Thursday, January 23, 2014

Marvel Comics - The Untold Story

I've wanted to read Marvel Comics - The Untold Story since its release, but couldn't decide if I would enjoy it enough to justify the price (or its 500+ pages). Although comics in general and Marvel Comics in particular interests me a lot, I am not a big fan of non-fiction books like this. I have yet to finish Bob Dylan's Chronicles, and he's one of my favorite artists! But I received the book as a Christmas present, and so I started reading.

About three weeks later, I had finished, which is very unusual for a book like this and speaks volumes about how much I enjoyed it. For any fan of Marvel Comics, this is a must-read. It feels really good to finally find out what was behind some of the stories you grew up loving. Like for instance, that Secret Wars was so called because a market research conducted by a toy company determined that the two words together got kids really excited. It was also really nice to find out that Federico Fellini was a big fan of Marvel Comics, and wanted to meet Stan Lee, while Alain Resnais wanted to work with The Man (and did!).

Sean Howe does a great job of engaging the reader. It really feels as if Marvel Comics is one big character, and we're reading about its development from promising child to questionable adult, with all its hits and misses in between. Writers, artists, editors, secretaries, pop in and out as they serve the story, but we always stick with Marvel, the main character. The only two exceptions would be Jack Kirby and Stan Lee. The writer follows their steps as well, even after Kirby leaves Marvel. Which is very fitting, as few would dispute that the two were, and will perhaps forever be, the heart and soul of that Marvel represents.

Much has been said about how this book reveals the "dirty secrets" of famous creators, but I for one didn't see anything alarming in that sense. We do find out about certain drug habits and sexual escapades, and how those things influenced the creation of certain stories, but the book doesn't focus on that, and the times it does mention such incidents, they make the reader feel closer to those creators.

The people who do come off as villains, and rightly so in my opinion, are the people behind the corporate side of Marvel, a side that has been more and more prevalent since the mid-80's. The story of Marvel Comics can be seen as the centuries-old clash between art and commerce. There's a real argument to be made that, when corporate interference was kept at a minimum, Marvel produced most of its best work, not rarely on lower-selling titles that were seen as fair game for experimenting with new form and content. This is a big part of what Marvel and its creations as relevant as they are today.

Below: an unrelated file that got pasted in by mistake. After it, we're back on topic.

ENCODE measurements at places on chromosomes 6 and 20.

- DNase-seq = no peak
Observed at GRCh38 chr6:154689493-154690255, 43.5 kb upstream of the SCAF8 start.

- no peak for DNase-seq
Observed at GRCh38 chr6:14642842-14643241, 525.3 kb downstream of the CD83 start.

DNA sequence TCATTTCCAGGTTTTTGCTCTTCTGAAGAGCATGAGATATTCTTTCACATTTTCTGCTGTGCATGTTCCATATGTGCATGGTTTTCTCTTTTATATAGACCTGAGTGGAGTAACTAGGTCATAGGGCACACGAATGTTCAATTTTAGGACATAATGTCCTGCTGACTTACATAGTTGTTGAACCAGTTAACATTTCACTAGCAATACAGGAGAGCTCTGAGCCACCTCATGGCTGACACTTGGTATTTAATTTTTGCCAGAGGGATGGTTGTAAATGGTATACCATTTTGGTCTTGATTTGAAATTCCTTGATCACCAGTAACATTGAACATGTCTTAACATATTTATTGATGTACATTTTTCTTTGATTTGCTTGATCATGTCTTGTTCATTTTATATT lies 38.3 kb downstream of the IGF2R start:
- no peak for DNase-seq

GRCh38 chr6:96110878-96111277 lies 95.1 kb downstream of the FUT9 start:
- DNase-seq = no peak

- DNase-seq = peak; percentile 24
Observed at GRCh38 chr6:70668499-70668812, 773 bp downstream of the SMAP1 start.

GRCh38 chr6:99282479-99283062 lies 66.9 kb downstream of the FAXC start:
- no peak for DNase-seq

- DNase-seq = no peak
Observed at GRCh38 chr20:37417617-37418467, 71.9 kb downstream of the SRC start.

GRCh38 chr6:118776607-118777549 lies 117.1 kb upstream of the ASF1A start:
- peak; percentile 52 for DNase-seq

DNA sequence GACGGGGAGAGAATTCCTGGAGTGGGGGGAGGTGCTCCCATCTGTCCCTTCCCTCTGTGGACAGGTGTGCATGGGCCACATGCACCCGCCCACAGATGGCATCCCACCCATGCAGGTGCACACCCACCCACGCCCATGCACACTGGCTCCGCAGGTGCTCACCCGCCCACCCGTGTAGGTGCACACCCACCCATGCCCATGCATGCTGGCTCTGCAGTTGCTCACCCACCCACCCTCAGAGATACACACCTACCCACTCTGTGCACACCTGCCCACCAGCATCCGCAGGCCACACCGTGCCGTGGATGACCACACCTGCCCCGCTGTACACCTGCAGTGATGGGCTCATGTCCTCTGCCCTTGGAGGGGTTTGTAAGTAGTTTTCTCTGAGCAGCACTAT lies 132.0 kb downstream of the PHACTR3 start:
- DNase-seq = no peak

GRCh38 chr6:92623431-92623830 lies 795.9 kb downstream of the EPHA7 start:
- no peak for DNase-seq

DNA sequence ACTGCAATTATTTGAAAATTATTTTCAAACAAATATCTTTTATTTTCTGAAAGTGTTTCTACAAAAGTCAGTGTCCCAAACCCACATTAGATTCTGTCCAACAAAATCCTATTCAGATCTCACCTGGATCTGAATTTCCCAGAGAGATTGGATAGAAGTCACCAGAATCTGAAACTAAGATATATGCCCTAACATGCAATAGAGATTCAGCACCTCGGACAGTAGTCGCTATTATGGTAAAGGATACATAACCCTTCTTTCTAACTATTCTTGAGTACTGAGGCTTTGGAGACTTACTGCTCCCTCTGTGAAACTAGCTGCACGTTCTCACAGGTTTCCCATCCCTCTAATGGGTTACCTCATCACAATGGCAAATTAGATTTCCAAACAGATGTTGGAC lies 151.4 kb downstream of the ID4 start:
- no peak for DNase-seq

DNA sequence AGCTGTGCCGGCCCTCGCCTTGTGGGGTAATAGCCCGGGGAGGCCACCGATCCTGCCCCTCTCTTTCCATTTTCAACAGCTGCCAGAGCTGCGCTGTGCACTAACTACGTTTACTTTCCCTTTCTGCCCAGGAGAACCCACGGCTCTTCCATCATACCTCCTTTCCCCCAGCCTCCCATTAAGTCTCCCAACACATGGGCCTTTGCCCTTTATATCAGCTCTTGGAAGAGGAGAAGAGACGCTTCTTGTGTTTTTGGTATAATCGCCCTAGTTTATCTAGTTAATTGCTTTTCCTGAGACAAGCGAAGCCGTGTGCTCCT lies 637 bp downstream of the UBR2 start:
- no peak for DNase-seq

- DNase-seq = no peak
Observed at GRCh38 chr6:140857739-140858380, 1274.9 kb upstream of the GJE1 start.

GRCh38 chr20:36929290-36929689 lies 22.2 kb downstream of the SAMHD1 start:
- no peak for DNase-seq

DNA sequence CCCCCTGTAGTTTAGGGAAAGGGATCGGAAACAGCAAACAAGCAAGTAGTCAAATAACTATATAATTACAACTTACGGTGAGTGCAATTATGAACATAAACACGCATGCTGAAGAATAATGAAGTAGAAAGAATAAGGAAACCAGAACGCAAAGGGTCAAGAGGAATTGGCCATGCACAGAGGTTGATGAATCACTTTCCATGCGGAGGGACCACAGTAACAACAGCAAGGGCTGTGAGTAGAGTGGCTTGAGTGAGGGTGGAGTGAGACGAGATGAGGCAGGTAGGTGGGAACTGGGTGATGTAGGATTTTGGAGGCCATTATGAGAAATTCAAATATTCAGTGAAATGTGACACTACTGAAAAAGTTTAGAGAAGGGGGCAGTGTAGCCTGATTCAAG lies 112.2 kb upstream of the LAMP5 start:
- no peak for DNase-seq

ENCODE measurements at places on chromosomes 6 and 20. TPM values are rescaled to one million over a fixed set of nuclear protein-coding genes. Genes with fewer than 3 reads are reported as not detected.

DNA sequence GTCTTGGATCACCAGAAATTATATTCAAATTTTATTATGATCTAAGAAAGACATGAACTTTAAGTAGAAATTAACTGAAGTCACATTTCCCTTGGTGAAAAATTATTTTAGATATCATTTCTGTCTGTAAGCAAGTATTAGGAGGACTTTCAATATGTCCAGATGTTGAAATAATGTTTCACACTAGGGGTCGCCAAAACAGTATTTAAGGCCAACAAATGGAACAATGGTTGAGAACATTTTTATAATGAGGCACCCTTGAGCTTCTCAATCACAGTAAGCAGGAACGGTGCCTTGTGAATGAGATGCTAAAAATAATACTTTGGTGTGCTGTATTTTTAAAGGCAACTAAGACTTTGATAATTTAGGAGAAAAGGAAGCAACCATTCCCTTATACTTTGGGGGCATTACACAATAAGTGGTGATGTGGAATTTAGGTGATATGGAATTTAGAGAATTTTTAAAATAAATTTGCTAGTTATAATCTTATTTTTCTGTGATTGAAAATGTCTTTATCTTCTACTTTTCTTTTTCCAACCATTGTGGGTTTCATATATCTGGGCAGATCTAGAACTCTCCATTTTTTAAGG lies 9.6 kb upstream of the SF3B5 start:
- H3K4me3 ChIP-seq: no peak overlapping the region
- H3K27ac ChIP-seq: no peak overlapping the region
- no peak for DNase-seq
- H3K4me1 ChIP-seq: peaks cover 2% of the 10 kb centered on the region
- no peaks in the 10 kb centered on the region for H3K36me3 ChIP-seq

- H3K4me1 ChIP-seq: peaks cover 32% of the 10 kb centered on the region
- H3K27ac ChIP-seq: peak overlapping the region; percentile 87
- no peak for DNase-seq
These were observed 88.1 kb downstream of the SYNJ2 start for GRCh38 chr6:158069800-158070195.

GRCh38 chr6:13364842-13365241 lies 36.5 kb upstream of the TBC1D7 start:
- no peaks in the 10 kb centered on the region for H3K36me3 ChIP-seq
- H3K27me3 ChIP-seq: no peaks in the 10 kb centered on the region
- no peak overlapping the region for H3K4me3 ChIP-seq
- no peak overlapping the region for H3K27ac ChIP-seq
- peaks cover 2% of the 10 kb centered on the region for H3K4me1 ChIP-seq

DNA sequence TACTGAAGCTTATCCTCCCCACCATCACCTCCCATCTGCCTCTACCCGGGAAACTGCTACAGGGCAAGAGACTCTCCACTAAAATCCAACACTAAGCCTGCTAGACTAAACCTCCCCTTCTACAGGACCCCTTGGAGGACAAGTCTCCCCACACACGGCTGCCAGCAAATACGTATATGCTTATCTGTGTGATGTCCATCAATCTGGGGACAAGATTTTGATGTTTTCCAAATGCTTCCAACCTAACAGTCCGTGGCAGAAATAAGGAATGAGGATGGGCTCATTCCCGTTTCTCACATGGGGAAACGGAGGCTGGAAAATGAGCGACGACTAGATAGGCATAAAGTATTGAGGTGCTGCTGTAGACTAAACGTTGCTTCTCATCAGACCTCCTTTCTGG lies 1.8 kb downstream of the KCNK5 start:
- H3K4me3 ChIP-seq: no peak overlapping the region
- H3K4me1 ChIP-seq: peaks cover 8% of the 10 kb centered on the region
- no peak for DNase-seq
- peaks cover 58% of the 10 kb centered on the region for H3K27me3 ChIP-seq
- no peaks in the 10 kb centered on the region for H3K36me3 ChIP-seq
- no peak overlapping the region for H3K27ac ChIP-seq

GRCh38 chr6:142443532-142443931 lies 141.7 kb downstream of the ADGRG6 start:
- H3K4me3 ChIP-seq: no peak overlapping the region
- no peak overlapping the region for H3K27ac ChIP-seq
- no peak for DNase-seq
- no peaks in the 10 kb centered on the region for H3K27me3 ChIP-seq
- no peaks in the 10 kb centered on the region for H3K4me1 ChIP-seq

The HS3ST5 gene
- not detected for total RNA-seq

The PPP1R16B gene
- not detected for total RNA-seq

As its market value increased, however, and different investors bought the company, the artistic liberties were drastically curbed. It starts becoming more and more about the money, and less about the comics. The stories suffer greatly for it, and the market is saturated with bland characters and special covers. As we all know, this leads to a lot of trouble in the mid-90's.

In fact, money is such an issue in Marvel Comics' history that the book ends up suffering from the same thing: its last 50 pages or so are considerably less interesting than the ones that precede it, as they focus a lot on stock value, investors, and such. It's definitely important to understand the company in that period, but it affects the enjoyment of the book, much in the same way it affected the enjoyment of the comics back then.

My only problem with the book is the way it deals with more recent times, or rather, the way it doesn't. Very little is said about present-day Marvel, almost as if the author is leaving them off the hook, while in my opinion Marvel Comics nowadays is more guilty of prioritizing money over quality than ever. Which is not to say that there aren't good stories still being produced, but there's also an increasing concern with making the comics more like the movies they inspired, everything else be damned.

That partial omission is understandable, however. The author probably couldn't alienate people who were his main sources for the book, after all, and it's always easier to assess situations afterwards. I'm sure one day I'll be reading a book dealing with the Disney/Quesada era of Marvel Comics. Until then, Untold Story is the ultimate book on the publisher.

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